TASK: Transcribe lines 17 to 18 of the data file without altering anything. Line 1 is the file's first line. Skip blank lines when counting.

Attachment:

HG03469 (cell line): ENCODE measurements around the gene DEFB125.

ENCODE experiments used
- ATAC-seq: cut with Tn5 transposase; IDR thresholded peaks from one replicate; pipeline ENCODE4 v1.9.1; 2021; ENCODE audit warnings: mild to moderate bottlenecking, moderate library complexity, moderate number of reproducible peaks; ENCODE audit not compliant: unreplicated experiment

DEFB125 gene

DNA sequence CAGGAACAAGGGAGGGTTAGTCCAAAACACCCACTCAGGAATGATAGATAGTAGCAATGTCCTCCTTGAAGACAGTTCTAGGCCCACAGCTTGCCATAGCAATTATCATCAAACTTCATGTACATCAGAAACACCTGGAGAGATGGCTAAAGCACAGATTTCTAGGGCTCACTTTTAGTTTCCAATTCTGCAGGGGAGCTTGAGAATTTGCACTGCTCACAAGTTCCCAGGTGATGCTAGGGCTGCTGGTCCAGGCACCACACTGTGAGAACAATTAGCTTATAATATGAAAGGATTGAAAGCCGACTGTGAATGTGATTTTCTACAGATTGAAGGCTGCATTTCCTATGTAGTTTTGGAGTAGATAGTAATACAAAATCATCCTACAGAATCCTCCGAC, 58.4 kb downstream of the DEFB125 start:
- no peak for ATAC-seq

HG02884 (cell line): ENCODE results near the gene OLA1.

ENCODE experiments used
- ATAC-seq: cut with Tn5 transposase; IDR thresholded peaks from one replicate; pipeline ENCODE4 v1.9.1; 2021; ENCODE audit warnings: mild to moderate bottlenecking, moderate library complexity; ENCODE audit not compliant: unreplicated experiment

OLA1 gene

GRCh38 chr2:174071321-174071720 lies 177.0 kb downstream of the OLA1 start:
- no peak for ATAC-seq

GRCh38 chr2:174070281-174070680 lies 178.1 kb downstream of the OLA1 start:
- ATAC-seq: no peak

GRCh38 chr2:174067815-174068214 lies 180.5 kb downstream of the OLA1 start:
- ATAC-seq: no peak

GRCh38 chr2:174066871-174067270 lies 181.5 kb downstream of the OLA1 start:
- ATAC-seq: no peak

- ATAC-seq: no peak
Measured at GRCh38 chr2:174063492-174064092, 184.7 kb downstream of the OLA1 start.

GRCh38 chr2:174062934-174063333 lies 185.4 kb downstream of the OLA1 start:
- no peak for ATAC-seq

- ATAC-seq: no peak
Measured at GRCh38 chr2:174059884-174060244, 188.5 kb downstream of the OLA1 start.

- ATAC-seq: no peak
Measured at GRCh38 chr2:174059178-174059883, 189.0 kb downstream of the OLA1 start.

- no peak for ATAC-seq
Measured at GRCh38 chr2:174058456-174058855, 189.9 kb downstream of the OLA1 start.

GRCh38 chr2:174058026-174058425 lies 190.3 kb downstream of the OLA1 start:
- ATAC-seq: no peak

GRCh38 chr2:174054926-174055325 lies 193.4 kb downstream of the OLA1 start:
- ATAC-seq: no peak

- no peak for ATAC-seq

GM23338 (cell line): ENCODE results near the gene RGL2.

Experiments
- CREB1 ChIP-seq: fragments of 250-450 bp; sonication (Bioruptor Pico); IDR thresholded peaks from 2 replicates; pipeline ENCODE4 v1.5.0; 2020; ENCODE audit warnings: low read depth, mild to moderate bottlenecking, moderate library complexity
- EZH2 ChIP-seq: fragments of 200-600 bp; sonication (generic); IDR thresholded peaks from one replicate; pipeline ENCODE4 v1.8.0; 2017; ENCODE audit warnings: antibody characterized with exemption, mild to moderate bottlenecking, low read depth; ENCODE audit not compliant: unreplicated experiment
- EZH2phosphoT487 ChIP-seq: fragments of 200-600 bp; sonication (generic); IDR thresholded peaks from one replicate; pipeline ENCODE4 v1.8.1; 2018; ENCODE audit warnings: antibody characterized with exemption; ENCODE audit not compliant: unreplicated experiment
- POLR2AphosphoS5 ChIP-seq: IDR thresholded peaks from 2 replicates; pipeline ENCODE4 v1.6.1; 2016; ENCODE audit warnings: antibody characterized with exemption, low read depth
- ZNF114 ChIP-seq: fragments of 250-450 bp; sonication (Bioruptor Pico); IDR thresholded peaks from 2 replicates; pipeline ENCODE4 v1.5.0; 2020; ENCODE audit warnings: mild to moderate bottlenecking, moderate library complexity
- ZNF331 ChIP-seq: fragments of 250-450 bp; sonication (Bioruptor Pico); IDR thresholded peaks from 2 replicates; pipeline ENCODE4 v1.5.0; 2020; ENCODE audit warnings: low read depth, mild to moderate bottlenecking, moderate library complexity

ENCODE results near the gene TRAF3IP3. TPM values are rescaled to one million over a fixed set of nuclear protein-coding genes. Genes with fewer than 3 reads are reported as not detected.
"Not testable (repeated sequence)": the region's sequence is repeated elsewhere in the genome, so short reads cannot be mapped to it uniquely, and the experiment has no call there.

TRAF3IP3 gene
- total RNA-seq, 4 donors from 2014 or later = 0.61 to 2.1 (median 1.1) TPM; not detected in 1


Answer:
GRCh38 chr2:174066871-174067270 lies 181.5 kb downstream of the OLA1 start:
- ATAC-seq: no peak